Let’s face it: The holidays are a difficult stretch to work and stay productive. There are parties and extra things to do. There are distractions galore. And people are excited and looking forward to gathering with friends and family to celebrate traditions. That may be why December is often found to be one of the least productive months of the whole year. And that lack of productivity leads to costs for businesses as a whole. However, just because studies have found that there might be loss of productivity doesn’t mean there has to be. And there can be other rewards for the workplace, too. For example, those special occasions can be cause for you to create in-office traditions that build teamwork and help with goal setting. And food is one of those great ways that can help you accomplish that. Here’s a graphic to help you with more ideas.
The struggle is real. During December alone, studies show that more than two-thirds of workers report being less productive compared to other months. Employee absenteeism and distraction pose significant costs to the overall economy and your bottom line in particular. Even non-holiday events can have a high cost: The 2017 solar eclipse cost the U.S. an estimated $700 million in lost productivity. For every 14 minutes employees spend shopping online at work during CyberMonday, employers can lose $450 million in productivity/wages.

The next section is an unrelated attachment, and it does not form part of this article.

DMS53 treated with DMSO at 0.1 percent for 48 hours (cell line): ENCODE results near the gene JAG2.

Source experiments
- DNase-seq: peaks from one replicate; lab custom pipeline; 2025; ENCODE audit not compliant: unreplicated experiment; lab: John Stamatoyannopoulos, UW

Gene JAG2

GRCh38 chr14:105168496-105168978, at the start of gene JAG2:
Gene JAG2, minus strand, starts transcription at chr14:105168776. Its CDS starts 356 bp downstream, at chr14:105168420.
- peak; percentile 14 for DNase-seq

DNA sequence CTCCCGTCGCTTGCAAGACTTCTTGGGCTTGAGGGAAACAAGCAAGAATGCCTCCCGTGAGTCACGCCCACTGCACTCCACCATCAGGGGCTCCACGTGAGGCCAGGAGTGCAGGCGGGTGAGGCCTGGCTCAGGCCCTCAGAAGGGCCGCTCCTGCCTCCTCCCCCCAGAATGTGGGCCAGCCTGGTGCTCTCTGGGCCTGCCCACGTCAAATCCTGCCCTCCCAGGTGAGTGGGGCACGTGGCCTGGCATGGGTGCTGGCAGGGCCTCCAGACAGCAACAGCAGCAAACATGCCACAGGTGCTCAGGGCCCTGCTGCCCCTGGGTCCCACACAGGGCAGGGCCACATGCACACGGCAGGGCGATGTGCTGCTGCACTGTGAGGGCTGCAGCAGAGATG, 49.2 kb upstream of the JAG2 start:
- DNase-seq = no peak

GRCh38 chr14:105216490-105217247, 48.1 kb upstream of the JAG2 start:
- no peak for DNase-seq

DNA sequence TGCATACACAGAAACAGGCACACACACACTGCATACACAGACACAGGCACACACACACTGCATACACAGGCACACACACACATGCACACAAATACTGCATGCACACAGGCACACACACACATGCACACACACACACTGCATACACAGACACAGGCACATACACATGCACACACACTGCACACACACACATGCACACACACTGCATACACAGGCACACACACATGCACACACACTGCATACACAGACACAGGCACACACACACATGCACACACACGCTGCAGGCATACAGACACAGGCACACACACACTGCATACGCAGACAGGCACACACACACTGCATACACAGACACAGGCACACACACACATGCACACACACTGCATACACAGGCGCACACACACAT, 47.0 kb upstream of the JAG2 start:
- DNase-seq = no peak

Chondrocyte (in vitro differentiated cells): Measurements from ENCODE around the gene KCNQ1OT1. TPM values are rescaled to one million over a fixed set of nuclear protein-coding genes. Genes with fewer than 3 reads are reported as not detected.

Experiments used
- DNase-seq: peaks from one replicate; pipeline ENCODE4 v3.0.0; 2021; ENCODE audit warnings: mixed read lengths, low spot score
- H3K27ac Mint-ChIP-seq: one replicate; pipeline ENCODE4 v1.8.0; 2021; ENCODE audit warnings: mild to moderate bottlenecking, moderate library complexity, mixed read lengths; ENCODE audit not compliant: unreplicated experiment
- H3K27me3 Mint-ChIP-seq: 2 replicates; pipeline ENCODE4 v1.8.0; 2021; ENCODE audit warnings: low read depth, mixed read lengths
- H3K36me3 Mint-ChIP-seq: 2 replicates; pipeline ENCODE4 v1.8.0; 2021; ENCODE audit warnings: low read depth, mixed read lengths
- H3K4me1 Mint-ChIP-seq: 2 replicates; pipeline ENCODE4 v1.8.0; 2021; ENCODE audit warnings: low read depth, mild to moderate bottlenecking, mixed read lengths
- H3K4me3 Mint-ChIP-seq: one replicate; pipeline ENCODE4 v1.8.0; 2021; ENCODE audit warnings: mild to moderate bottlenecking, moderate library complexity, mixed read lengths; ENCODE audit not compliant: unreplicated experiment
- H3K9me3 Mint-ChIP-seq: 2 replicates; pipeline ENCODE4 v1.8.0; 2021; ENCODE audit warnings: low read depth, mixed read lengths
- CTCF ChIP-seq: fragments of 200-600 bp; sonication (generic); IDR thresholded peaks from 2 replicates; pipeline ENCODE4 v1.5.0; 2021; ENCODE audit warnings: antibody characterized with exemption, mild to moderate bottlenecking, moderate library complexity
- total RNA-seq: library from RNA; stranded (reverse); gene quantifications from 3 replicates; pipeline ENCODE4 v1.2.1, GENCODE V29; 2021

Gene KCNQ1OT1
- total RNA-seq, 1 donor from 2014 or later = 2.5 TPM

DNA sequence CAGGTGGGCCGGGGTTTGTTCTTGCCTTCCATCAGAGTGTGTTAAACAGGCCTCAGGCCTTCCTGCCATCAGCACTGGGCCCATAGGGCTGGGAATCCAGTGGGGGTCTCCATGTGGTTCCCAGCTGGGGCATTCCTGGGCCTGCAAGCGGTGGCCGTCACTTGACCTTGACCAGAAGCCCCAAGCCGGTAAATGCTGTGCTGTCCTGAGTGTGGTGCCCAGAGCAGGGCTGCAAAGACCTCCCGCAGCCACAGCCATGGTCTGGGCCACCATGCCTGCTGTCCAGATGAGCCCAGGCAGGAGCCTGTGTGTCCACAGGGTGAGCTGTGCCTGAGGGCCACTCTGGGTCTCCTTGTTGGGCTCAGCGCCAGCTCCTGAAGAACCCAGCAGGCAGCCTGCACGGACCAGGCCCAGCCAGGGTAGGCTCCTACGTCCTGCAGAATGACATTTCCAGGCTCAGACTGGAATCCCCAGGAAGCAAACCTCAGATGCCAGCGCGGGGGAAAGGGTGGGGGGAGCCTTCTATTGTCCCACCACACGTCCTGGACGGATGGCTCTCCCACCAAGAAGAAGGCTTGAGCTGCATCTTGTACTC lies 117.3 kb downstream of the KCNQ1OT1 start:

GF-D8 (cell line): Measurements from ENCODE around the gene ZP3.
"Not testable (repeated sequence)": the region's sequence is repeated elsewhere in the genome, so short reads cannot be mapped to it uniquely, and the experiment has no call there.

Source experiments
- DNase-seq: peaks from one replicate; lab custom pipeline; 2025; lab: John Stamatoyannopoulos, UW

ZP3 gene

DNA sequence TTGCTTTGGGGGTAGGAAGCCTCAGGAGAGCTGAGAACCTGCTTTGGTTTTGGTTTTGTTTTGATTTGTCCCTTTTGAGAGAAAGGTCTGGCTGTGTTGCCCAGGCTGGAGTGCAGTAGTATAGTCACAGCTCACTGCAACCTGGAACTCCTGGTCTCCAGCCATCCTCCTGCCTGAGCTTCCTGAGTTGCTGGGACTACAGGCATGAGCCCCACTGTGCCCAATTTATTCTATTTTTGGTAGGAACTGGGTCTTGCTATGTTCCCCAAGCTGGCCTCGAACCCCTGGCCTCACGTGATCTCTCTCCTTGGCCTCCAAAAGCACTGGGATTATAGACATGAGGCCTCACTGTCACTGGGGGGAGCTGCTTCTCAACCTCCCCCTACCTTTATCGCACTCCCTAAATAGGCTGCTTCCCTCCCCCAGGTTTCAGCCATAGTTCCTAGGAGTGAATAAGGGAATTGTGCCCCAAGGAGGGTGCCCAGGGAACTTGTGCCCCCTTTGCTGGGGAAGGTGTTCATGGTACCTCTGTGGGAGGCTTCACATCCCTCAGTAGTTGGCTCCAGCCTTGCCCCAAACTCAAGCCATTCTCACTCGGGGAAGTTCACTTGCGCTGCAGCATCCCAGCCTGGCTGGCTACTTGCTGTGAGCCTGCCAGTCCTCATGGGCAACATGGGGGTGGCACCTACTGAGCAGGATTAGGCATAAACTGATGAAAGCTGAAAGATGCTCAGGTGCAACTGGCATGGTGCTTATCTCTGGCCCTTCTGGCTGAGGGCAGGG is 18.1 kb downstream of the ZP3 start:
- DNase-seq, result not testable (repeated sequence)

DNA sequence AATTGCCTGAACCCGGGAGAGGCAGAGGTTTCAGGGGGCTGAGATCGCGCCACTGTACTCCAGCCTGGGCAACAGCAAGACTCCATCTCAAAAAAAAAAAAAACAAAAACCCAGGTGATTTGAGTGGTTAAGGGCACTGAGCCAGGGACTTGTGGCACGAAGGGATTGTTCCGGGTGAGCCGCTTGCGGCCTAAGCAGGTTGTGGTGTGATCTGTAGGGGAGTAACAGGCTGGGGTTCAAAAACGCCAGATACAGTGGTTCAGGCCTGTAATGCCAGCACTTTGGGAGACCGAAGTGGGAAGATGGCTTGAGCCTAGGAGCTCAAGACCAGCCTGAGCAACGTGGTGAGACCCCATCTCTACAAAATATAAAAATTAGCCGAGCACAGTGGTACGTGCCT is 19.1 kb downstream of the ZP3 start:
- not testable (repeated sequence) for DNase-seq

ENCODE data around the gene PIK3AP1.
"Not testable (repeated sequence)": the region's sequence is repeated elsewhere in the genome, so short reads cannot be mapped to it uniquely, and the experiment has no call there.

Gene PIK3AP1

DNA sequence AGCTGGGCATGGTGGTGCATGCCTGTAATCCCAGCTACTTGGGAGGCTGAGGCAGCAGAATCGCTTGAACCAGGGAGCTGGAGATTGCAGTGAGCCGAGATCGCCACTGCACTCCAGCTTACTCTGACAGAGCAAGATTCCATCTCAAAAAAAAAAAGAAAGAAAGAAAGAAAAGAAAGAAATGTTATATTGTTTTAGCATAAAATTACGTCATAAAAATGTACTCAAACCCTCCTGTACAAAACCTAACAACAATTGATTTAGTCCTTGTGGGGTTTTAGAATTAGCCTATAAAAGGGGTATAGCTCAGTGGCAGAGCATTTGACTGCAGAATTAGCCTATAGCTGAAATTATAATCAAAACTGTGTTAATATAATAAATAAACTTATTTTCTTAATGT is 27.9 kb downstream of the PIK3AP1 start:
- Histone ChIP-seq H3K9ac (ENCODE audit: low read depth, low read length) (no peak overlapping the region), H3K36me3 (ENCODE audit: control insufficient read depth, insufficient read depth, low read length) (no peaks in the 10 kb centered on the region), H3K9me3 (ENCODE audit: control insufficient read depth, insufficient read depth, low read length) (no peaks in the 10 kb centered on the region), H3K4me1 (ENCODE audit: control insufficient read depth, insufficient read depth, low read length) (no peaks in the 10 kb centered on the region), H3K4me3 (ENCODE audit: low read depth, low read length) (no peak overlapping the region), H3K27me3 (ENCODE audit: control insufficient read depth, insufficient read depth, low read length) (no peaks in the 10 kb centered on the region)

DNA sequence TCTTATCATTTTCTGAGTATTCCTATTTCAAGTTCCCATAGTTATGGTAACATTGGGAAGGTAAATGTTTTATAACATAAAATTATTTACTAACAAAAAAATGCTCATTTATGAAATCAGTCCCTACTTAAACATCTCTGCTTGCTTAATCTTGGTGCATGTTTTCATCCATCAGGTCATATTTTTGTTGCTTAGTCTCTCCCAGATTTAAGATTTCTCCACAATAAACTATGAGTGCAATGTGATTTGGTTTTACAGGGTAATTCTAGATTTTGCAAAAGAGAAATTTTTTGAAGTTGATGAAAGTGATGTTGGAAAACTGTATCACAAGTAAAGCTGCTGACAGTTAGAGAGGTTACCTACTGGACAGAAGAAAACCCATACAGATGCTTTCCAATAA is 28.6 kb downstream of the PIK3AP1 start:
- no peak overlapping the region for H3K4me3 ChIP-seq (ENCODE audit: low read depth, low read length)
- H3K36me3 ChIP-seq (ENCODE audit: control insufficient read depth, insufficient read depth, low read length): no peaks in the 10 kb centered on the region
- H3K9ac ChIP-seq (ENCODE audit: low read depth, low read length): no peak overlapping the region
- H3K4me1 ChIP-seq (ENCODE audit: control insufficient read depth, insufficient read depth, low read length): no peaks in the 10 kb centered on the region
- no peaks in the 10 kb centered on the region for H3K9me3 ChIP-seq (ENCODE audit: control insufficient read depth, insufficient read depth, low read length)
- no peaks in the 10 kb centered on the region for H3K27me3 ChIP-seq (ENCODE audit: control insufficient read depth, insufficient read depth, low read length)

However, holidays are a reality, as are special events such as the Super Bowl. Instead of fighting them, your workplace and office policies can embrace them. Yes, any of these non-work occasions can temporarily lead to less work getting done at the office. However, your workplace can implement strategies that turn those hectic occasions into opportunities for team-building, goal-setting, deadline completion, and morale-boosting.
Instead of just buffering short-term productivity losses, you can maintain and even boost productivity around holidays. Read on to learn how. Check out this great infographic from ZeroCater.com